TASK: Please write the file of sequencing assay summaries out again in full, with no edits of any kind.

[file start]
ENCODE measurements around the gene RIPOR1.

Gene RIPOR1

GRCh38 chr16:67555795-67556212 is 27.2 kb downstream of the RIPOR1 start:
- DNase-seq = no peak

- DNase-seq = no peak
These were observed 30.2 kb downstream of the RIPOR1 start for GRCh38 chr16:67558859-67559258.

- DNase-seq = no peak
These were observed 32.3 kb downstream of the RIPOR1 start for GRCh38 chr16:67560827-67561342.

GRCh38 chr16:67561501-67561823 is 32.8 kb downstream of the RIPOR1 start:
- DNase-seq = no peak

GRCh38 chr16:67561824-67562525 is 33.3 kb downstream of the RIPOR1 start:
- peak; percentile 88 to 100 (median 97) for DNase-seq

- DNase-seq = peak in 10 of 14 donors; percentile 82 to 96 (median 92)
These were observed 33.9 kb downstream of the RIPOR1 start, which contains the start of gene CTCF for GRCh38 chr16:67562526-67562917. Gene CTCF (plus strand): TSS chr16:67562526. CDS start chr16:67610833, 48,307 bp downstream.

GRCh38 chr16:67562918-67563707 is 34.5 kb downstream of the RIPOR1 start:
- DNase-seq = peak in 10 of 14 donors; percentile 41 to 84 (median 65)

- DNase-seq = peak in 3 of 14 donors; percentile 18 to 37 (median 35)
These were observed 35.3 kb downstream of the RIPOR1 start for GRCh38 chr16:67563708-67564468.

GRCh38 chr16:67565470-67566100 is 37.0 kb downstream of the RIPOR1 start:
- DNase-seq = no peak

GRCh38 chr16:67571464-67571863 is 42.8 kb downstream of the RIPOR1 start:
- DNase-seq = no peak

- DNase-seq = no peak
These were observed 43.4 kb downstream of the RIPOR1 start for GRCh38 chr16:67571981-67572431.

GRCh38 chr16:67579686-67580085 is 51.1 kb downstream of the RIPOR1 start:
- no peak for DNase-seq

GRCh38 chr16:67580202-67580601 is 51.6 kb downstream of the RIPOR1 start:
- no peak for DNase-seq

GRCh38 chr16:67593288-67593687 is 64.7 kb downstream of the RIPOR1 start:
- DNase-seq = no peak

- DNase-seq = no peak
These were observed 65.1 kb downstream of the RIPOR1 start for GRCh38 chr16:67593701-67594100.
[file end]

ENCODE measurements around the gene RIPOR1.

Gene RIPOR1

GRCh38 chr16:67555795-67556212 is 27.2 kb downstream of the RIPOR1 start:
- DNase-seq = no peak

- DNase-seq = no peak
These were observed 30.2 kb downstream of the RIPOR1 start for GRCh38 chr16:67558859-67559258.

- DNase-seq = no peak
These were observed 32.3 kb downstream of the RIPOR1 start for GRCh38 chr16:67560827-67561342.

GRCh38 chr16:67561501-67561823 is 32.8 kb downstream of the RIPOR1 start:
- DNase-seq = no peak

GRCh38 chr16:67561824-67562525 is 33.3 kb downstream of the RIPOR1 start:
- peak; percentile 88 to 100 (median 97) for DNase-seq

- DNase-seq = peak in 10 of 14 donors; percentile 82 to 96 (median 92)
These were observed 33.9 kb downstream of the RIPOR1 start, which contains the start of gene CTCF for GRCh38 chr16:67562526-67562917. Gene CTCF (plus strand): TSS chr16:67562526. CDS start chr16:67610833, 48,307 bp downstream.

GRCh38 chr16:67562918-67563707 is 34.5 kb downstream of the RIPOR1 start:
- DNase-seq = peak in 10 of 14 donors; percentile 41 to 84 (median 65)

- DNase-seq = peak in 3 of 14 donors; percentile 18 to 37 (median 35)
These were observed 35.3 kb downstream of the RIPOR1 start for GRCh38 chr16:67563708-67564468.

GRCh38 chr16:67565470-67566100 is 37.0 kb downstream of the RIPOR1 start:
- DNase-seq = no peak

GRCh38 chr16:67571464-67571863 is 42.8 kb downstream of the RIPOR1 start:
- DNase-seq = no peak

- DNase-seq = no peak
These were observed 43.4 kb downstream of the RIPOR1 start for GRCh38 chr16:67571981-67572431.

GRCh38 chr16:67579686-67580085 is 51.1 kb downstream of the RIPOR1 start:
- no peak for DNase-seq

GRCh38 chr16:67580202-67580601 is 51.6 kb downstream of the RIPOR1 start:
- no peak for DNase-seq

GRCh38 chr16:67593288-67593687 is 64.7 kb downstream of the RIPOR1 start:
- DNase-seq = no peak

- DNase-seq = no peak
These were observed 65.1 kb downstream of the RIPOR1 start for GRCh38 chr16:67593701-67594100.